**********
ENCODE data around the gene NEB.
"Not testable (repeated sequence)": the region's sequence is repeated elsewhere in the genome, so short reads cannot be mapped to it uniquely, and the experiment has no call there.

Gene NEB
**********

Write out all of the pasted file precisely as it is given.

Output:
ENCODE data around the gene NEB.
"Not testable (repeated sequence)": the region's sequence is repeated elsewhere in the genome, so short reads cannot be mapped to it uniquely, and the experiment has no call there.

Gene NEB